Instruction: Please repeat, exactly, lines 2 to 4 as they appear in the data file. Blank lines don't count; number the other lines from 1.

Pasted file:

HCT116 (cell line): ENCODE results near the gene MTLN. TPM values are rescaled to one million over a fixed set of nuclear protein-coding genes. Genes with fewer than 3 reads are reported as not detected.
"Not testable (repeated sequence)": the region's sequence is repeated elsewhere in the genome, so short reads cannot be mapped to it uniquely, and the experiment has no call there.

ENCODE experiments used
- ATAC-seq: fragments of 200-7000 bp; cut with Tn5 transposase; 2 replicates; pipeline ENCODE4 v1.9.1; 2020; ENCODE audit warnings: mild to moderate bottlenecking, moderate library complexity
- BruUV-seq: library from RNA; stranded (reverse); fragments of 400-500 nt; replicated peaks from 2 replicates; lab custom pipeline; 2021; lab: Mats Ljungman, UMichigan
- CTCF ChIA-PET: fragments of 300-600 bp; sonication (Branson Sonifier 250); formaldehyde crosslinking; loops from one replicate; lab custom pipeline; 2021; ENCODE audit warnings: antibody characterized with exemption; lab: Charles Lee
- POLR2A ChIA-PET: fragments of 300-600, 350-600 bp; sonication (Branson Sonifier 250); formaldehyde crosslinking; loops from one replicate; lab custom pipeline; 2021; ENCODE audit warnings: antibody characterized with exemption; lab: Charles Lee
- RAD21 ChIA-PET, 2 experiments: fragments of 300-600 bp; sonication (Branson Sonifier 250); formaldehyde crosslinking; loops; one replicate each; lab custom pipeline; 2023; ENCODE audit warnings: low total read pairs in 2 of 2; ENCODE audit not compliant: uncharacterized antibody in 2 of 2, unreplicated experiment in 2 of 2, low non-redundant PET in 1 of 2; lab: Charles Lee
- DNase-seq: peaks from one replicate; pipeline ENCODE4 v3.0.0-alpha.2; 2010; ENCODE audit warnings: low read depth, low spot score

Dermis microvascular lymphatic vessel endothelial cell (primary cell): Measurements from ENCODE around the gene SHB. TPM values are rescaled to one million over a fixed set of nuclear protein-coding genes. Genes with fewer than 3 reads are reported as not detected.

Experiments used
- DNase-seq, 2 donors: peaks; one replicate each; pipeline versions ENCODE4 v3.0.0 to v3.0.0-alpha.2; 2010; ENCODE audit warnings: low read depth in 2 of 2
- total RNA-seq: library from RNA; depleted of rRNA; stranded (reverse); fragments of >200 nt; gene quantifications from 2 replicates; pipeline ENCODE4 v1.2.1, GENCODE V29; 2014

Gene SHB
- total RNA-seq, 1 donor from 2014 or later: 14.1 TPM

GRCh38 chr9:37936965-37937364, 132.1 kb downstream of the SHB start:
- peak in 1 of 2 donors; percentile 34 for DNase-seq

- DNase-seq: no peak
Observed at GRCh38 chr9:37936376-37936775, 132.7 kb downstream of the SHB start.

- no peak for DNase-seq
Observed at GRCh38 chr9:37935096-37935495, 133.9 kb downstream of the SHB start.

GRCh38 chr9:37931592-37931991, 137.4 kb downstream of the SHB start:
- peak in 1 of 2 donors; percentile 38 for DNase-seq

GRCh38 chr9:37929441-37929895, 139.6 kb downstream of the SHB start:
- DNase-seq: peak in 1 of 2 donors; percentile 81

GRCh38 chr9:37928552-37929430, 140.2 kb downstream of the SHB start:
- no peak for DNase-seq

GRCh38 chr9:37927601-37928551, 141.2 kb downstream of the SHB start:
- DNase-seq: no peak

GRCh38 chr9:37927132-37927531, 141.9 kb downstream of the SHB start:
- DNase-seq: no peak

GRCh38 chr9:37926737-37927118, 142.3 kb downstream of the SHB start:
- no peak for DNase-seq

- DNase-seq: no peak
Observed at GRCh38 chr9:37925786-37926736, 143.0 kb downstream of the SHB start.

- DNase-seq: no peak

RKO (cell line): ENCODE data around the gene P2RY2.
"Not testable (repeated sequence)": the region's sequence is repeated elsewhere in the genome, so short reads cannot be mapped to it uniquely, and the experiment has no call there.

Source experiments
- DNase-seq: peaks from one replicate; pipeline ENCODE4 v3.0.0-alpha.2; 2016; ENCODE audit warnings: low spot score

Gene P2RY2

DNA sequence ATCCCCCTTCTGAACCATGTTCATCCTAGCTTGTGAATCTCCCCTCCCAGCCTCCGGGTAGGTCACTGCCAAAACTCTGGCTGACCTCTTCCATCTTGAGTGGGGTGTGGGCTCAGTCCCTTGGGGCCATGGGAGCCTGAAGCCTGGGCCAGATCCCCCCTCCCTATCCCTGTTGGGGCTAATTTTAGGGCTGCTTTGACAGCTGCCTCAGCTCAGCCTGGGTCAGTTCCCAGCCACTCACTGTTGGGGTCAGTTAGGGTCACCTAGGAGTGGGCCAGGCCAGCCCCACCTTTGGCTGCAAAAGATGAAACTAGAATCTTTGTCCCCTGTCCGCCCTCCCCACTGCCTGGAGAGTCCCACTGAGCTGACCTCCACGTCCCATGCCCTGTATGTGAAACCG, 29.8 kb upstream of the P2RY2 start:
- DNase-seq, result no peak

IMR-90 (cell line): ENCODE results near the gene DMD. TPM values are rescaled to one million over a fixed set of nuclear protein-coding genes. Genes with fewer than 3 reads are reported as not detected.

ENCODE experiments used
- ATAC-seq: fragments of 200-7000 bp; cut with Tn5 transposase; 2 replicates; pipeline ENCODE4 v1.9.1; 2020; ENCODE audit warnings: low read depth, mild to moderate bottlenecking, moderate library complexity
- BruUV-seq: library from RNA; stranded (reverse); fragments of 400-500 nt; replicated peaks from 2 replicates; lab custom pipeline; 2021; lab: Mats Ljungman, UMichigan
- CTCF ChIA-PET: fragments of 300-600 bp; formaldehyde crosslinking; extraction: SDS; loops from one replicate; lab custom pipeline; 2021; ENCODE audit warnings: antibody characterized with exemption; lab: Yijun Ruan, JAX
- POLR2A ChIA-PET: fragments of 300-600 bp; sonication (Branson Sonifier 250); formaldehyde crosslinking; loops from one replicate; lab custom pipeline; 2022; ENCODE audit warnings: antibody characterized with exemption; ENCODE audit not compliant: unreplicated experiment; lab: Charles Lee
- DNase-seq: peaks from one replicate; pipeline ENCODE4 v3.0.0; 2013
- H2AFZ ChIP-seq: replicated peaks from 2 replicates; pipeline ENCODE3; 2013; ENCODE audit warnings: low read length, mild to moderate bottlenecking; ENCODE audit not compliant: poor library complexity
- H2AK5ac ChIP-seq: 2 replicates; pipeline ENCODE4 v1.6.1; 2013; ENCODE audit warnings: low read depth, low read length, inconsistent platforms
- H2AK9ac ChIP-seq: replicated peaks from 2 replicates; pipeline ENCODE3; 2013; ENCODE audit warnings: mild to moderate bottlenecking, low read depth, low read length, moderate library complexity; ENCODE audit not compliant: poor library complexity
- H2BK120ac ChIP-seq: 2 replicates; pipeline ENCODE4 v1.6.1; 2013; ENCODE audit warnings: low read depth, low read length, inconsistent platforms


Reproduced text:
"Not testable (repeated sequence)": the region's sequence is repeated elsewhere in the genome, so short reads cannot be mapped to it uniquely, and the experiment has no call there.

ENCODE experiments used
- ATAC-seq: fragments of 200-7000 bp; cut with Tn5 transposase; 2 replicates; pipeline ENCODE4 v1.9.1; 2020; ENCODE audit warnings: mild to moderate bottlenecking, moderate library complexity